Presented By Ceramics Program
Reflecting the influence of textiles, wallpapers, comic strips, natural history illustration and childhood memories, the work of Stephen Bowers brims with ideas and imagery that trace their origin to both historical and contemporary sources. Knowledge of ceramic decorative technique allows him to use these sources in his on-going interpretations of motifs such as cockatoos, kangaroos and willow patterns. His work is a sustained investigation into hand painted imagery and how it might be applied to the ceramic surface. Appreciation of this approach is a key to understanding how he develops and composes his imagery and achieves the complexity of resolution in his work. Bowers is locally represented by Ferrin Contemporary .
This event is free to the public. RSVP to Kathy King at email@example.com. Space is limited.
Initially from Sydney, Australia, Stephen Bowers became involved in ceramics in the late 1970s when looking for a challenge while teaching in a country town in South Australia. He did a traineeship in the Jam Factory's ceramic workshop in Adelaide in 1982, and spent the next five years as an art teacher during the day and a potter at night. There was a strong influence in the early years from the Adelaide version of Funk ceramics, known locally in Australia as Skangaroovian Funk. In 1990, Bowers was appointed head of the ceramics workshop at the Jam Factory, managing all aspects of training, workshop production, artist studios and residencies. Maintaining his own practice, he continued to exhibit widely and to undertake public and private commissions. His work is often functional in form, including mugs, jugs, teapots, plates and large platters, extending to monumental urns, jardinires and sculptural forms. For large thrown forms, he collaborates with Mark Heidenreich who is an expert thrower. Bowers uses ceramic forms as a blank canvas, on which he creates complex and multi-layered images. His painting and drawing skills, and the way these are expressed within the ceramic medium, are considerable, but the images are more than mere decoration. His striking, collage-like compositions are, at once, both familiar and strange. For, as well as their detailed lyrical appeal, his works often contain cooler subtexts of surrealistic disjuncture, critique and commentary.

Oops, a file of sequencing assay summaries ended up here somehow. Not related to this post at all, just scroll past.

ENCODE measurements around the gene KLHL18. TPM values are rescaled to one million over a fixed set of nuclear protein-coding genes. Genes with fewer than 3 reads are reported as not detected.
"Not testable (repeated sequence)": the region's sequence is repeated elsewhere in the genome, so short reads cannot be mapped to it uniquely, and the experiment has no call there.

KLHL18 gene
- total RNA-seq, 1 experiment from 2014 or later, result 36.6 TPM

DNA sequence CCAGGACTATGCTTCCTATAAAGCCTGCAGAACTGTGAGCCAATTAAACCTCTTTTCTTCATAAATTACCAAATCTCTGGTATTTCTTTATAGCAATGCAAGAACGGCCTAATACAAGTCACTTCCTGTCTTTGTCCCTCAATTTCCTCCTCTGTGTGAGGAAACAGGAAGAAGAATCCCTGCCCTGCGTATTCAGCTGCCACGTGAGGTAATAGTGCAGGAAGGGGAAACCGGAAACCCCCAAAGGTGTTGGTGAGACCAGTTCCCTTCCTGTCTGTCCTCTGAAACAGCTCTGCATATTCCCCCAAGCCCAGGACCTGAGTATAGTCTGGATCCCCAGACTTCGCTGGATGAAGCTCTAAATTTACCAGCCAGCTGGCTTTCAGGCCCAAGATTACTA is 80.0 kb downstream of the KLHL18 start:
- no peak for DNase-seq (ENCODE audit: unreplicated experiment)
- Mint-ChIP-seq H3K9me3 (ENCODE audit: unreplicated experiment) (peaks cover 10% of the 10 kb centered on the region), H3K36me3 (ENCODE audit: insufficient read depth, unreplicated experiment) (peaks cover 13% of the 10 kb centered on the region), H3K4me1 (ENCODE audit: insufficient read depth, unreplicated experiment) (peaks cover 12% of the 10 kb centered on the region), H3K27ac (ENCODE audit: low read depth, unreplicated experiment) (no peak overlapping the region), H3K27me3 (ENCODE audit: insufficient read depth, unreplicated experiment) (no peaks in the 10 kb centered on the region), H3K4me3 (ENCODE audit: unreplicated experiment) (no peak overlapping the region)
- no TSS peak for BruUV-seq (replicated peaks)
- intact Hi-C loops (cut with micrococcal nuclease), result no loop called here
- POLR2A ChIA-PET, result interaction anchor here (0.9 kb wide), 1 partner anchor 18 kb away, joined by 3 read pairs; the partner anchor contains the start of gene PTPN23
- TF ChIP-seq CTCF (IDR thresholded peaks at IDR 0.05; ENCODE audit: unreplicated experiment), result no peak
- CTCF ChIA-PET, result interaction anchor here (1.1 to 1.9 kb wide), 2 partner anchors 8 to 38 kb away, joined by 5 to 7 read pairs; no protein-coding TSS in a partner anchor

Stephan Bower's participation in this event is assisted by the Government of South Australia via an Arts SA Fellowship. He is also the recipient of a Churchill Memorial Trust Fellowship to research collections of blue and white ceramics in the USA, the UK and Europe.
Photo Credit: top: courtesy of the artist; middle: Terry Golding; bottom: Grant Hancock